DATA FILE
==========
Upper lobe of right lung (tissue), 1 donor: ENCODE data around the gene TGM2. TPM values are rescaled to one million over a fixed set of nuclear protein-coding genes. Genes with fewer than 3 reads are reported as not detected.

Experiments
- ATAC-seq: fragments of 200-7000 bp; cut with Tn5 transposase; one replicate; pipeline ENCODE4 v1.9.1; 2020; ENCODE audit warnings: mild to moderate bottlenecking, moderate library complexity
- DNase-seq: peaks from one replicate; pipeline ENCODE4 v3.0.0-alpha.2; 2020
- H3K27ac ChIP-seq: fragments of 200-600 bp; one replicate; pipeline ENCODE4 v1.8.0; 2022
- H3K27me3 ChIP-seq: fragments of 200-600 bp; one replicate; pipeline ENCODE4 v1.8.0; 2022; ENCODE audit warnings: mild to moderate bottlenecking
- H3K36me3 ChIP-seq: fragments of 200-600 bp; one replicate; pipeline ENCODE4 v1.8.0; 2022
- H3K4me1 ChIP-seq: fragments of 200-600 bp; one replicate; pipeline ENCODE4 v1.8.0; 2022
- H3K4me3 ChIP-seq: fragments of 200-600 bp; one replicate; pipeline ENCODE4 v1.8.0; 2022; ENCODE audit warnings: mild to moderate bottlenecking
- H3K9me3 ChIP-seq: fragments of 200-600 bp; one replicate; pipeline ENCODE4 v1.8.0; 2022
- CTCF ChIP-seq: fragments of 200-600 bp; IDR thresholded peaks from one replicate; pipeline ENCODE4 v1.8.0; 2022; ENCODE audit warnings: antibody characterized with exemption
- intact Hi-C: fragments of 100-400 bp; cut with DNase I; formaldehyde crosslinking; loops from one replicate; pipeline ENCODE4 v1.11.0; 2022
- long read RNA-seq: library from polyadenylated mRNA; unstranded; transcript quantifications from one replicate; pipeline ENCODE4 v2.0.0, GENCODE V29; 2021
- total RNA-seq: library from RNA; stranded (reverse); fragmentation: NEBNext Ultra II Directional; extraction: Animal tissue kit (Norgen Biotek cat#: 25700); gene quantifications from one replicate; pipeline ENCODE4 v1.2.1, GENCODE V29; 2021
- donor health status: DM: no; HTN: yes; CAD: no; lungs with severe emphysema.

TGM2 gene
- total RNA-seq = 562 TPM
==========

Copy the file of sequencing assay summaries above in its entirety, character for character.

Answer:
Upper lobe of right lung (tissue), 1 donor: ENCODE data around the gene TGM2. TPM values are rescaled to one million over a fixed set of nuclear protein-coding genes. Genes with fewer than 3 reads are reported as not detected.

Experiments
- ATAC-seq: fragments of 200-7000 bp; cut with Tn5 transposase; one replicate; pipeline ENCODE4 v1.9.1; 2020; ENCODE audit warnings: mild to moderate bottlenecking, moderate library complexity
- DNase-seq: peaks from one replicate; pipeline ENCODE4 v3.0.0-alpha.2; 2020
- H3K27ac ChIP-seq: fragments of 200-600 bp; one replicate; pipeline ENCODE4 v1.8.0; 2022
- H3K27me3 ChIP-seq: fragments of 200-600 bp; one replicate; pipeline ENCODE4 v1.8.0; 2022; ENCODE audit warnings: mild to moderate bottlenecking
- H3K36me3 ChIP-seq: fragments of 200-600 bp; one replicate; pipeline ENCODE4 v1.8.0; 2022
- H3K4me1 ChIP-seq: fragments of 200-600 bp; one replicate; pipeline ENCODE4 v1.8.0; 2022
- H3K4me3 ChIP-seq: fragments of 200-600 bp; one replicate; pipeline ENCODE4 v1.8.0; 2022; ENCODE audit warnings: mild to moderate bottlenecking
- H3K9me3 ChIP-seq: fragments of 200-600 bp; one replicate; pipeline ENCODE4 v1.8.0; 2022
- CTCF ChIP-seq: fragments of 200-600 bp; IDR thresholded peaks from one replicate; pipeline ENCODE4 v1.8.0; 2022; ENCODE audit warnings: antibody characterized with exemption
- intact Hi-C: fragments of 100-400 bp; cut with DNase I; formaldehyde crosslinking; loops from one replicate; pipeline ENCODE4 v1.11.0; 2022
- long read RNA-seq: library from polyadenylated mRNA; unstranded; transcript quantifications from one replicate; pipeline ENCODE4 v2.0.0, GENCODE V29; 2021
- total RNA-seq: library from RNA; stranded (reverse); fragmentation: NEBNext Ultra II Directional; extraction: Animal tissue kit (Norgen Biotek cat#: 25700); gene quantifications from one replicate; pipeline ENCODE4 v1.2.1, GENCODE V29; 2021
- donor health status: DM: no; HTN: yes; CAD: no; lungs with severe emphysema.

TGM2 gene
- total RNA-seq = 562 TPM